Yet, as various subcontractors point out, construction subcontracts do not always reflect a true arm’s length bargaining process that underlies other types of business contracts. The American Subcontractors Association (ASA) argues, for example:
[T]he financial and economic leverage of general contractors to dictate inequitable contract terms is a much larger public policy concern than is present in other economic transactions. The typical practice is that general contractors … dictate the subcontract form that subcontractors must use. Thus, if the subcontract has a forum selection clause, the “selected” forum will inevitably be the “home court” for the general contractor.
It is also far more prevalent in the industry that the general contractor will travel into foreign states to perform its work (and will, once there, hire local subcontractors). Since general contractors typically “hold” for some period of time the money paid by owners for subcontract work, it is subcontractors who typically must pay their own bills (payroll, home office rental, field rental, equipment rental, etc.) and “finance” the project, only to later “chase” the general contractor to recover monies they have already advanced. When the realities of the slanted terms of a proprietary subcontract form are added to the financial strains and demands of complex commercial litigation, the costs to litigate construction disputes can be prohibitively expensive to smaller family-owned companies. If a forum selection clause is added to the mix—with the venue changed to where one witness and documents are unavailable—the impact will again disproportionately fall on the party with the least bargaining power (typically the subcontractor). In this way, forum selection clauses in construction contracts can inequitably chill a litigant’s ability to pursue or obtain justice.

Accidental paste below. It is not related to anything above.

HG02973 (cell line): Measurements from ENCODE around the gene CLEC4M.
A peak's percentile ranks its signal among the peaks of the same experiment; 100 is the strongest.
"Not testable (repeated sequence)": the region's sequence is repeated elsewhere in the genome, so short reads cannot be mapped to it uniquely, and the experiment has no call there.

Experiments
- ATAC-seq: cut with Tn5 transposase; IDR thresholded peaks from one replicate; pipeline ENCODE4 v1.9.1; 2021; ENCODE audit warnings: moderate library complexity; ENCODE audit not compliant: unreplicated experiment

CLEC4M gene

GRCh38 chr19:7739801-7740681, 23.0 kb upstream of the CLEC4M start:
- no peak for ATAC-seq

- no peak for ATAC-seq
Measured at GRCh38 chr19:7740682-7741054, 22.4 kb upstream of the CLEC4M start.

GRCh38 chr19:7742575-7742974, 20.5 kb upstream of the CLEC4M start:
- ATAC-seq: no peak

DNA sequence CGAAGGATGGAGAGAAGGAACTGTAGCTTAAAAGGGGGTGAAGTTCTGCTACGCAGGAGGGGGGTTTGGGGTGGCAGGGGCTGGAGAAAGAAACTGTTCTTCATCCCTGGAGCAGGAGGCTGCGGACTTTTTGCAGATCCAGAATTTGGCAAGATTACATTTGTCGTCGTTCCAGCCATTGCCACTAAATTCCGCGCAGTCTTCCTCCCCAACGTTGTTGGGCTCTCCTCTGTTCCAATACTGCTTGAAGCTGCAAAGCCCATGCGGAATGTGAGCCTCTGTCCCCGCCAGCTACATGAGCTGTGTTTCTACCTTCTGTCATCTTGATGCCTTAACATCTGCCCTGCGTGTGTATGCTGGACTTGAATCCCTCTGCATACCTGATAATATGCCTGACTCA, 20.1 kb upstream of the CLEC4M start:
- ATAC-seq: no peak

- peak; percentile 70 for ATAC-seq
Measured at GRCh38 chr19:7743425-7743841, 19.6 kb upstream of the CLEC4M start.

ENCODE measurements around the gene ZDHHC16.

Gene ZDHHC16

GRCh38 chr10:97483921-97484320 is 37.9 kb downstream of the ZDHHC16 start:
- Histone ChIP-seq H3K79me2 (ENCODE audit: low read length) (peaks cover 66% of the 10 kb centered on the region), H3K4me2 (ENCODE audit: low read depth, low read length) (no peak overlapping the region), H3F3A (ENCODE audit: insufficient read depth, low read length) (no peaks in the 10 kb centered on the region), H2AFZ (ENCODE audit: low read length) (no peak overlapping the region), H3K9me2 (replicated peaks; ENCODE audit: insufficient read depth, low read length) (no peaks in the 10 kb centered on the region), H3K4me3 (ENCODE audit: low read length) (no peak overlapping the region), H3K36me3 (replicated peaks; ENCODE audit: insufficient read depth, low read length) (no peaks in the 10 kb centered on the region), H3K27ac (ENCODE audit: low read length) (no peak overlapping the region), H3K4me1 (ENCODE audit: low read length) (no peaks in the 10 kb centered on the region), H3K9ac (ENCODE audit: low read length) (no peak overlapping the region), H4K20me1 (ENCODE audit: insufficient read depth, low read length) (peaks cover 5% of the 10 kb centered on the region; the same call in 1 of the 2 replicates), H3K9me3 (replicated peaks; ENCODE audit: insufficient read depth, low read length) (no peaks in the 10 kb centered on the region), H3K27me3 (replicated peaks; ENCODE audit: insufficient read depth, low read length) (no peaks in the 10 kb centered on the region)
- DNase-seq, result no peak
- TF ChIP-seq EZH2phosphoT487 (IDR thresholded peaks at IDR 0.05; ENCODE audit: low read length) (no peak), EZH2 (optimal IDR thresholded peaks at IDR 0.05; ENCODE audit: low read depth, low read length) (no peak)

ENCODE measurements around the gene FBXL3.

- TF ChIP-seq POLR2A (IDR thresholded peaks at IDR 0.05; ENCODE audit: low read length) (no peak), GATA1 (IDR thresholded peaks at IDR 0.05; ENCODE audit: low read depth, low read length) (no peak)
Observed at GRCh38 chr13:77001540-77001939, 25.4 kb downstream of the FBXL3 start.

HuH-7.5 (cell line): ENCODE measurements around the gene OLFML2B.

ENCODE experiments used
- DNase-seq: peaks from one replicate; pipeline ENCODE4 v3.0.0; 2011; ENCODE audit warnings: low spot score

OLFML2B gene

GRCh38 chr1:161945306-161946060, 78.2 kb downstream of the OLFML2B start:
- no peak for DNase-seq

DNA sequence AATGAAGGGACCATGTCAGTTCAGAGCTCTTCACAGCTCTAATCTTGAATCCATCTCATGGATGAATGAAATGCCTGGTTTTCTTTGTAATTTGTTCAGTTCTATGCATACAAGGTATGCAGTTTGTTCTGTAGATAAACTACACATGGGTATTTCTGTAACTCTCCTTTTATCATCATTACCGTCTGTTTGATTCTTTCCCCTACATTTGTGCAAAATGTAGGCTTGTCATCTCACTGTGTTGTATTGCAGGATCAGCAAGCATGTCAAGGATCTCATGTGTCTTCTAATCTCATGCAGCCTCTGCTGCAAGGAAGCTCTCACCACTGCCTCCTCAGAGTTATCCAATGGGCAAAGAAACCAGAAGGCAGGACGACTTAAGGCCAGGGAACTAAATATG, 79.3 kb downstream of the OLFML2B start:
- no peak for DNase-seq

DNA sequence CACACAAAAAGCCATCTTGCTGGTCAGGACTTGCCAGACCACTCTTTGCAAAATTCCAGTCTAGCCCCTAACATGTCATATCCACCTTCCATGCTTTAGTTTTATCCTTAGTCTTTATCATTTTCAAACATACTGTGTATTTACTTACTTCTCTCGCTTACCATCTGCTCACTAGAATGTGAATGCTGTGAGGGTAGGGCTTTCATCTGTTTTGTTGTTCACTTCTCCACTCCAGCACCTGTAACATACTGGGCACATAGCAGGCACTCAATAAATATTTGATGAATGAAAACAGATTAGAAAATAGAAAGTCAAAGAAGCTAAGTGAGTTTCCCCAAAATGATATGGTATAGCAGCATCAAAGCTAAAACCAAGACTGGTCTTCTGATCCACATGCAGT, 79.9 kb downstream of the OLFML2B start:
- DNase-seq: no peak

This is perhaps why 40% of the states have enacted laws that outlaw these types of forum selection clauses in the construction context. Yet there was not one mention during the Supreme Court oral argument about how forum selection clauses typically operate in the construction industry, what role (if any) states’ public policy should play, or even an acknowledgement (for example) that the Miller Act’s venue provision arguably demonstrates a Congressional preference for construction payment disputes to be adjudicated near the project location, where the subcontractors are likely to be located. The Supreme Court therefore could very well decide this case without taking into account the unique role (good or bad) that forum selection clauses play in the construction industry.
The consequences of a decision strongly upholding a defendant’s right to dismiss or transfer a lawsuit filed in the “wrong” federal district are potentially significant, especially for the construction industry. However, as demonstrated by some of the examples below, Atlantic Marine will not so much alter the balance of interests between general contractors and subcontractors, but rather accelerate existing trends that may not have been altogether noticeable until now.
(1) State laws that deem out-of-state forum selection clauses unenforceable in the construction context could be rendered toothless.
Currently, 18 states consider these forum selection clauses void against public policy in the construction context, while another 4 states deem these clauses unenforceable in certain instances:
(Still other states, such as Arizona, also deem out-of-state choice of law provisions void against public policy in the construction context.) The ability for federal courts to even take these state laws into account is at stake in Atlantic Marine.